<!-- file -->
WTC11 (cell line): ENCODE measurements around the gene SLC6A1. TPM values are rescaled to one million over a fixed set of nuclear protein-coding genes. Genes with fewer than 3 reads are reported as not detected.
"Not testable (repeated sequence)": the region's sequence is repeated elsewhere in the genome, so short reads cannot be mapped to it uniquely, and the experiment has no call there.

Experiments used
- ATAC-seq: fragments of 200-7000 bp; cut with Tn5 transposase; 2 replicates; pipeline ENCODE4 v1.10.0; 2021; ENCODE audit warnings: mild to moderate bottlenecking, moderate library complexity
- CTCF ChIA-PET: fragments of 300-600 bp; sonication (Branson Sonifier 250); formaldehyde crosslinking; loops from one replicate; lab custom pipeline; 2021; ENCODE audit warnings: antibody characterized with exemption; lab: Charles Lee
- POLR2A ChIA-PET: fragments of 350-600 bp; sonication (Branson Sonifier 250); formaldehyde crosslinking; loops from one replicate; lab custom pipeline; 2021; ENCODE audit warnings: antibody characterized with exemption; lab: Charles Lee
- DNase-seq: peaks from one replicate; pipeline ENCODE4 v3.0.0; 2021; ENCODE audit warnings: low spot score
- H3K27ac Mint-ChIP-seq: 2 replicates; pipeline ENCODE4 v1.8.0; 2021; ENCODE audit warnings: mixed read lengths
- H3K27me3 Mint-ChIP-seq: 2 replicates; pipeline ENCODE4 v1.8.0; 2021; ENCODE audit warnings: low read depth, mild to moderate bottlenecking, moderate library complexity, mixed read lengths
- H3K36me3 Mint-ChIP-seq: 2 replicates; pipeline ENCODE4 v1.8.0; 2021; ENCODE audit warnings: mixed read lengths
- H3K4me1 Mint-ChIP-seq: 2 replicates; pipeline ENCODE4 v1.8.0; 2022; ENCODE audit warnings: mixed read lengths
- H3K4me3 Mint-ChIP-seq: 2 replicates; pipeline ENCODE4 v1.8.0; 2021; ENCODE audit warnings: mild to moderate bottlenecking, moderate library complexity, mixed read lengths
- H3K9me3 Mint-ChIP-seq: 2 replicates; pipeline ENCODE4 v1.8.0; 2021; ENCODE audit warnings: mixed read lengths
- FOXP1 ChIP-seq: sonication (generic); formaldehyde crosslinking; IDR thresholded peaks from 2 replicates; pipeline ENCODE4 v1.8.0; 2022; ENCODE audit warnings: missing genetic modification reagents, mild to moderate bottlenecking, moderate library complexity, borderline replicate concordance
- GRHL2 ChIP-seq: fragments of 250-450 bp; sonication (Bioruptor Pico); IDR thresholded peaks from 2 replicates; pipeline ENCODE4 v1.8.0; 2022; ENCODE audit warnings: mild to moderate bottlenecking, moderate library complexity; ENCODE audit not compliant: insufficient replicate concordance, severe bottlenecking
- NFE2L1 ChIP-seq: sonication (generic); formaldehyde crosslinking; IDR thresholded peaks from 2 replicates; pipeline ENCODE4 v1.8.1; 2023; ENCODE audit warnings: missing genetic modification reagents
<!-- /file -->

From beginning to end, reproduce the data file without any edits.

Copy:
WTC11 (cell line): ENCODE measurements around the gene SLC6A1. TPM values are rescaled to one million over a fixed set of nuclear protein-coding genes. Genes with fewer than 3 reads are reported as not detected.
"Not testable (repeated sequence)": the region's sequence is repeated elsewhere in the genome, so short reads cannot be mapped to it uniquely, and the experiment has no call there.

Experiments used
- ATAC-seq: fragments of 200-7000 bp; cut with Tn5 transposase; 2 replicates; pipeline ENCODE4 v1.10.0; 2021; ENCODE audit warnings: mild to moderate bottlenecking, moderate library complexity
- CTCF ChIA-PET: fragments of 300-600 bp; sonication (Branson Sonifier 250); formaldehyde crosslinking; loops from one replicate; lab custom pipeline; 2021; ENCODE audit warnings: antibody characterized with exemption; lab: Charles Lee
- POLR2A ChIA-PET: fragments of 350-600 bp; sonication (Branson Sonifier 250); formaldehyde crosslinking; loops from one replicate; lab custom pipeline; 2021; ENCODE audit warnings: antibody characterized with exemption; lab: Charles Lee
- DNase-seq: peaks from one replicate; pipeline ENCODE4 v3.0.0; 2021; ENCODE audit warnings: low spot score
- H3K27ac Mint-ChIP-seq: 2 replicates; pipeline ENCODE4 v1.8.0; 2021; ENCODE audit warnings: mixed read lengths
- H3K27me3 Mint-ChIP-seq: 2 replicates; pipeline ENCODE4 v1.8.0; 2021; ENCODE audit warnings: low read depth, mild to moderate bottlenecking, moderate library complexity, mixed read lengths
- H3K36me3 Mint-ChIP-seq: 2 replicates; pipeline ENCODE4 v1.8.0; 2021; ENCODE audit warnings: mixed read lengths
- H3K4me1 Mint-ChIP-seq: 2 replicates; pipeline ENCODE4 v1.8.0; 2022; ENCODE audit warnings: mixed read lengths
- H3K4me3 Mint-ChIP-seq: 2 replicates; pipeline ENCODE4 v1.8.0; 2021; ENCODE audit warnings: mild to moderate bottlenecking, moderate library complexity, mixed read lengths
- H3K9me3 Mint-ChIP-seq: 2 replicates; pipeline ENCODE4 v1.8.0; 2021; ENCODE audit warnings: mixed read lengths
- FOXP1 ChIP-seq: sonication (generic); formaldehyde crosslinking; IDR thresholded peaks from 2 replicates; pipeline ENCODE4 v1.8.0; 2022; ENCODE audit warnings: missing genetic modification reagents, mild to moderate bottlenecking, moderate library complexity, borderline replicate concordance
- GRHL2 ChIP-seq: fragments of 250-450 bp; sonication (Bioruptor Pico); IDR thresholded peaks from 2 replicates; pipeline ENCODE4 v1.8.0; 2022; ENCODE audit warnings: mild to moderate bottlenecking, moderate library complexity; ENCODE audit not compliant: insufficient replicate concordance, severe bottlenecking
- NFE2L1 ChIP-seq: sonication (generic); formaldehyde crosslinking; IDR thresholded peaks from 2 replicates; pipeline ENCODE4 v1.8.1; 2023; ENCODE audit warnings: missing genetic modification reagents